Whoops, my conspiracy-angled mind is showing. Not that I believe in a lot of alien or government conspiracies, most are too insane for rational thought, I just found that SyFy “doc” really interesting and decided to connect two dots that were probably never designed to be connected.
. . . or were they?
There were a couple of issues I took with the movie. For one the lack of weightlessness on the moon when Grant and Tanner were exploring it, but that could easily be explained away as the filmmakers not having the money to reproduce the effect. Second, can guns effectively be used in an environment that has no gravity? Well, in this movie they can be, which stretched by suspension of disbelief to the max. I explained it away as these were specially designed weapons to be used on the lunar surface.
I now see where Chick Pfarrer got his inspiration for his Dark Horse comic, Virus, that was later made into a 1999 movie. The cyborgs in Moontrap have a penchant for killing you then incorporating your body parts into their form, just not as gory as they did in Virus.
Now we come to talk of the transfer. Sigh. A German DVD and blu-ray came out this past summer with a lot of DNR (Digital Noise Reduction) applied to it. I have not seen this version but have seen screenshots from it. When Olive Films announced they were going to put out the movie out here in the states on November 18th, fans got more than a little concerned this would be nothing more than a direct port of this awful looking German version. Olive even states on the back of the blu-ray and DVD, “…It was remastered in HD by Olive Films in 2014 specifically for this release,” so I naturally expected something along the lines of this not being that version, unfortunately what I saw last night looked more like the German version, or at least, those screenshots I saw of it.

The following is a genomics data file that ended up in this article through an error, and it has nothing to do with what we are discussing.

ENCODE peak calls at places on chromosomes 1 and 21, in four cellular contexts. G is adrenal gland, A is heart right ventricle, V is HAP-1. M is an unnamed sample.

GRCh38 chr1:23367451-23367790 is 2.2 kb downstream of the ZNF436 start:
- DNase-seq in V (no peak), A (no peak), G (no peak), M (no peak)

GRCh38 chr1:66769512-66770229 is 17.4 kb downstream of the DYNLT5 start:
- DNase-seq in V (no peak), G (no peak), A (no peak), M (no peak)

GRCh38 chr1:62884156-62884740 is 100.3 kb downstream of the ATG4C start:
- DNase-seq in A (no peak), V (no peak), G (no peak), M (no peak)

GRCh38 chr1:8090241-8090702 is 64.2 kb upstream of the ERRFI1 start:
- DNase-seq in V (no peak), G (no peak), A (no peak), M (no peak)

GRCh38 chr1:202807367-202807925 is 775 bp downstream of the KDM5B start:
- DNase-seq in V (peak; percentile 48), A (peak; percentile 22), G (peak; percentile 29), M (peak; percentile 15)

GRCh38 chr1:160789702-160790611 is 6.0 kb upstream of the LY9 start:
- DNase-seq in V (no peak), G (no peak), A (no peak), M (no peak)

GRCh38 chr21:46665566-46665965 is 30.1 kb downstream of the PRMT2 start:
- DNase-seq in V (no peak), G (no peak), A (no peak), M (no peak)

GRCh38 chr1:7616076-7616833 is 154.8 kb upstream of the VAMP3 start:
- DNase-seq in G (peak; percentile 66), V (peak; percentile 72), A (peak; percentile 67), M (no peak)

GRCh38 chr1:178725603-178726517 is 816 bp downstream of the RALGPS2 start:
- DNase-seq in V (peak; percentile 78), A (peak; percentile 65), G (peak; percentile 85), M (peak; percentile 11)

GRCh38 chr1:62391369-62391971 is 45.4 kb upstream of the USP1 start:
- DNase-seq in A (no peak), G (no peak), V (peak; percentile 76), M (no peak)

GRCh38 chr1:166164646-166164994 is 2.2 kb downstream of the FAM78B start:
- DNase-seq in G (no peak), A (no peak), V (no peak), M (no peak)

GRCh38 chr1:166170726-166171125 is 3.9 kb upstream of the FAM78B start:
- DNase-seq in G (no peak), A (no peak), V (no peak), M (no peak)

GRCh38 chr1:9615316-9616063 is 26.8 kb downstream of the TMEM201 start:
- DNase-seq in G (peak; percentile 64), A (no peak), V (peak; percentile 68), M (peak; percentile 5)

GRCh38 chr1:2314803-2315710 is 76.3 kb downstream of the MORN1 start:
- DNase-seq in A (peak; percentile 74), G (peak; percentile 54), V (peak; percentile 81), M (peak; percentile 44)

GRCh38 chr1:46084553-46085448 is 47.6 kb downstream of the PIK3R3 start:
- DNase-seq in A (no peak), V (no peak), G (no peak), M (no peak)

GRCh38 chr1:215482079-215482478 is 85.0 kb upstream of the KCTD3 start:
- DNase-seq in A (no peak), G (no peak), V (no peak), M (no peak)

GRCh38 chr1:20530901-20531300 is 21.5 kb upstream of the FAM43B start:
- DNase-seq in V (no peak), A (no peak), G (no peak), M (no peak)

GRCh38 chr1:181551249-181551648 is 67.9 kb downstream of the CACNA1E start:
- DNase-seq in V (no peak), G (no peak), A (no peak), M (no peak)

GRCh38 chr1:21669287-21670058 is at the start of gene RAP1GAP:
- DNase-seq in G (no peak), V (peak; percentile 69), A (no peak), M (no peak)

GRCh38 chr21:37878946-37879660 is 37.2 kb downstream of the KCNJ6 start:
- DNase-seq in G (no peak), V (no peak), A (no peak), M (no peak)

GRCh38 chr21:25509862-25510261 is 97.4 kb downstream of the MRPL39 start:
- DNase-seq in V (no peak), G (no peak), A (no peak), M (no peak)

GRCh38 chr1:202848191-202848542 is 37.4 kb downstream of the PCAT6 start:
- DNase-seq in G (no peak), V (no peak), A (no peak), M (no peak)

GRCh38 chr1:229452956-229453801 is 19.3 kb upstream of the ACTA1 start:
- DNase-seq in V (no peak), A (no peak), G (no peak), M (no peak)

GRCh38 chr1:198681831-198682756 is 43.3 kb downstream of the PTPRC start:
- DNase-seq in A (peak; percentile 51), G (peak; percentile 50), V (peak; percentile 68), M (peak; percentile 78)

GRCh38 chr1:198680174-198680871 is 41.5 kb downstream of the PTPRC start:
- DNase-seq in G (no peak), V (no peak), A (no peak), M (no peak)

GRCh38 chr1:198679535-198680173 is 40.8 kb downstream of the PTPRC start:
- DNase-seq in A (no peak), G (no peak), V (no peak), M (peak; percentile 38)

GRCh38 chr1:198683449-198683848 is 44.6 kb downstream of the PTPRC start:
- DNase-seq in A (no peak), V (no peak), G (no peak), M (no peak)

When you apply to much DNR to a movie it tends to make actors’ faces look very wax-like and unrealistic for it smooths out the natural lines people have, blurs detail, and is generally used to minimize the natural grain all movies have within them. In proper hands you can remaster a movie with it and give it an upgrade without destroying the quality of the transfer, in hands that have no business using it you can get something along the lines of Moontrap.
Video/Audio/Subtitles: 1080p (1.78:1) high definition widescreen—English DTS-HD Master Audio—No subtitles.
For extras you get two interviews, one with Bruce Campbell (21 minutes) and one with Walter Koenig (33 minutes), plus a full-length commentary with Director Robert Dyke and Screenwriter Tex Ragsdale.
The interviews are fairly standard, but well worth a watch: Bruce knew Dyke before being cast, Koenig did not. Talk eventually comes around to Lombardi’s nude scene with Koenig. Both mention it in their interviews. You see Lombardi shows off her rather large and voluptuous boobs briefly. She was self-conscious and Koenig promised he’d keep eye contact with her in the scene. He’s then asked what’s the hardest thing he had to do on the shoot and he says, “…not looking at Miss Lombardi’s boobs.” Dyke and Ragsdale also state it is possible to shoot a gun in a vacuum, thus making it wholly possible to shoot a gun on the moon. I had no idea that was even remotely possible.
Ragsdale, Dyke and special effects artist Gary Jones (director of the 1995 cult classic giant bug movie Mosquito), who also did some of the FX on the original Moontrap, have all teamed back up for a remake/sequel titled, Moontrap: Target Earth. You can follow their progress on Facebook and Twitter. They are currently nearing the end of post production.
I’m still puzzled how this movie slipped through the cracks of Synapse Films, Shout! Factory, Scorpion Releasing and Code Red DVD, boutique labels who all specialize in releasing cult classics on DVD and blu-ray and who all would have given this movie a much better and natural looking transfer.
Anyhow, if you’re a hardcore fan, I’m still going to go ahead and recommend the DVD and Blu-ray, simply because it’s widescreen, comes with some noteworthy extras and is probably the only legit version we’ll ever see on disc. I mean, come on, it’s got to be better than watching a bootleg of it.